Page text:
Specifically, they remember three words Utley uttered at the 2008 World Series championship celebration at Citizens Bank Park. He announced to the crowd that the Phillies were "world champions," only he inserted an expletive in the middle to accentuate the exuberance of a fanbase that had not enjoyed a championship from one of its professional sports teams in 25 years.
Utley still hears the famous line from that famous speech -- a Phillies fan sported a T-shirt with those three words this weekend at Petco Park -- even after the Phillies traded him to the Dodgers last August.
"I hear it here at this stadium," Utley said before Monday night's series opener between the Phillies and Dodgers at Dodger Stadium. "There are Phillies fans all over the country. I see at last one or two Phillies jerseys every game to be honest and occasionally they say that statement. That was a good time back in 2008 for sure."
Utley faced the Phillies Monday for the first time since they traded him, hitting a solo home run in helping hand his former team a 9-4 loss. The Dodgers visit Philadelphia next week.
"Probably on the flight I'll think about it a little more," he said about his return to Philadelphia. "I'm excited to go back, say hi to the fans, play in a great stadium. It should be a lot of fun."
Phillies broadcaster Larry Andersen kidded Utley and asked if he was worried about being booed.
"I hope not," Utley said.
He need not worry. The Man will be treated like a prince. His return should include a highlight video and plenty of tips of the cap and standing ovations.
(By the way, the Phillies have to play Led Zeppelin's "Kashmir" during Utley's first at-bat Aug. 16, don't they?)
"It might be a bit emotional," Utley said.
Utley never got a proper sendoff last August. The Phillies and Dodgers completed the trade Aug. 19, but the Dodgers could not contact one of the players involved in the trade, so both teams waited to make the official announcement. So Utley never got the opportunity to tip his cap to the fans during the game as the Phillies planned.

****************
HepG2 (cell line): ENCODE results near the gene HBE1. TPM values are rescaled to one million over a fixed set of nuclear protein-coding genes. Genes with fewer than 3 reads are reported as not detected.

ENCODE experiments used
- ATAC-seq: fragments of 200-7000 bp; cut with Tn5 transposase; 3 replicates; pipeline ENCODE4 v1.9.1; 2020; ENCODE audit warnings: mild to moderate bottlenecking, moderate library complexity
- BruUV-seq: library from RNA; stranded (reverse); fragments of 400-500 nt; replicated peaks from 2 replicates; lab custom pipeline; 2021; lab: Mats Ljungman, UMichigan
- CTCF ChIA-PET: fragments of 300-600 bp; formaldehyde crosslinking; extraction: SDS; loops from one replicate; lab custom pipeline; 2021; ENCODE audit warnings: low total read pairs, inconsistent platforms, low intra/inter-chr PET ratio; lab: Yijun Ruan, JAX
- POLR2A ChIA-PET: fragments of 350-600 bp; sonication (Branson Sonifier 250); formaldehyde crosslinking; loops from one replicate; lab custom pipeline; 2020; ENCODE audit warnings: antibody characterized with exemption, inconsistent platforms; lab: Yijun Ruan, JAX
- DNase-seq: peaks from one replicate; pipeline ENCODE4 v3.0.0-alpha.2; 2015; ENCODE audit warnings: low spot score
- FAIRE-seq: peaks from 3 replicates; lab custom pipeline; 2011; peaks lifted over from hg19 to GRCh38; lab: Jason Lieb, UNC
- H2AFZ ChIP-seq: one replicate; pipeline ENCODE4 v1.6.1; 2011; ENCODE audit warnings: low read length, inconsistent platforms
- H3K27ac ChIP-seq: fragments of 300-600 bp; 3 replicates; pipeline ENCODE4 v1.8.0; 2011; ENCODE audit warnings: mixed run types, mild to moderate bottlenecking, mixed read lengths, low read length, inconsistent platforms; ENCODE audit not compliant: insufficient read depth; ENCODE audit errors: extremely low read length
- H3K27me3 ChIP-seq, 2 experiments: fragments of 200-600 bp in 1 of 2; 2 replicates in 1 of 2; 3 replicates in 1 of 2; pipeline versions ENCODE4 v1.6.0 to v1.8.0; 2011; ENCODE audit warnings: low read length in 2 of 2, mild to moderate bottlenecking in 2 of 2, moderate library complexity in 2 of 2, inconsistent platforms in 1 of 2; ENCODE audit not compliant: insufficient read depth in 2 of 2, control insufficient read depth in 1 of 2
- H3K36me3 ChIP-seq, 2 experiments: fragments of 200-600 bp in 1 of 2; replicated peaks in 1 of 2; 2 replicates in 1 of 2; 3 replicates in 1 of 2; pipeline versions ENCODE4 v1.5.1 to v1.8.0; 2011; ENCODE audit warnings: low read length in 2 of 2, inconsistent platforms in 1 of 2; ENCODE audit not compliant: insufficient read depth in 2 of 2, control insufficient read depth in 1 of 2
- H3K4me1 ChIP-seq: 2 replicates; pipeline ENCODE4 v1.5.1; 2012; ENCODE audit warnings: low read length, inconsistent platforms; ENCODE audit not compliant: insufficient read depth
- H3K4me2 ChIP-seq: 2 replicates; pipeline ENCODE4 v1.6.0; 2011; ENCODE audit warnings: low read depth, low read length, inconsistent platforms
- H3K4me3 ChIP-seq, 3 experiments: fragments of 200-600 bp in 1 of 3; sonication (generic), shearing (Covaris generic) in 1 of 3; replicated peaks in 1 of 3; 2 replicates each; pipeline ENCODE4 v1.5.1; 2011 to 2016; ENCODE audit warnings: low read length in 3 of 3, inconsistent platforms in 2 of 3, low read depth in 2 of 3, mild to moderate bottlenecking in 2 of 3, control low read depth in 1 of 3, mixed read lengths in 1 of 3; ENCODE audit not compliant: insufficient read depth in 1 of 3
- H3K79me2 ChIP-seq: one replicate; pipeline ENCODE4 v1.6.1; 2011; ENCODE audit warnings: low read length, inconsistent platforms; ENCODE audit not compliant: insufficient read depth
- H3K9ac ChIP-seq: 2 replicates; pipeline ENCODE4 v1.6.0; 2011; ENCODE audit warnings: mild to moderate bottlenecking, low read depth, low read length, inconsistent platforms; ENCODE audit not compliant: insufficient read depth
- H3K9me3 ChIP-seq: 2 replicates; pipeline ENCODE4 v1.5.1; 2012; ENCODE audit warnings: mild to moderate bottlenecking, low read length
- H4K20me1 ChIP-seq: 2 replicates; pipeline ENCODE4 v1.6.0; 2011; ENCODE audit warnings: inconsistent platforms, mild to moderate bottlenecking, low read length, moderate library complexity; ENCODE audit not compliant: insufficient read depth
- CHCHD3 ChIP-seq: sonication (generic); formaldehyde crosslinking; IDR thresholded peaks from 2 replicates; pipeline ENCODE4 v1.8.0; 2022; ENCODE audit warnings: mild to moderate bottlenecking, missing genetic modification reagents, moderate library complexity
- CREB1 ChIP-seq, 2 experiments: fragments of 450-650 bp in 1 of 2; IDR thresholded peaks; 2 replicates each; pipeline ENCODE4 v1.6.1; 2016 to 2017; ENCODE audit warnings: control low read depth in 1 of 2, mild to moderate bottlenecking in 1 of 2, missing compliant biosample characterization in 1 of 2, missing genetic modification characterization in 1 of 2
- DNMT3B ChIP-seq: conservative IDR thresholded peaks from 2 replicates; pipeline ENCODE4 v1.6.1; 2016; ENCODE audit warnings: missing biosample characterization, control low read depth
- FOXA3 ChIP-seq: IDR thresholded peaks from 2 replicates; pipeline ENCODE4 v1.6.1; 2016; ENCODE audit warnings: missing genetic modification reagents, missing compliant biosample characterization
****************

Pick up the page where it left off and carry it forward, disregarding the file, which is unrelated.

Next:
"If I had to write it up all over again, it would have gone down a little differently, but you can't change what happened," he said.
Utley played for the Phillies from 2003-'15, leaving as the greatest second baseman in franchise history. He entered Monday hitting .250 with 18 doubles, two triples, seven home runs, 32 RBIs and .700 OPS in 94 games.
But Utley is not wistful for the past. He does not think about the end being near for the '08 team.
"I'm trying to focus on me personally and what I need to do on a daily basis to help the Dodgers win," he said. "I think when it's all said and done there will be a lot more memories to look back on but right now it's status quo, get ready for a game."
The Phillies got criticized for hanging onto the core of that '08 team too long, something the organization finally acknowledged late in the '14 season.
Utley sees it a little differently.
"I'm a little biased because obviously I was one of those players," he said. "From an organizational standpoint there's some difficult decisions that you have to make over the course of the years. I'm happy that we kind of hung on and tried to give it another shot. We obviously didn't win, but I enjoyed my time battling to try to win."
Fans won't be reminiscing about the past few years next week in Philadelphia. They will be looking back an incredible run from 2007-'11, which included one World Series championship, two National League pennants, five consecutive National League East titles and one heck of a speech that summed everything up perfectly.
Todd Zolecki has covered the Phillies since 2003, and for MLB.com since 2009. Read his Phillies blog The Zo Zone, follow him on Twitter and listen to his podcast. This story was not subject to the approval of Major League Baseball or its clubs.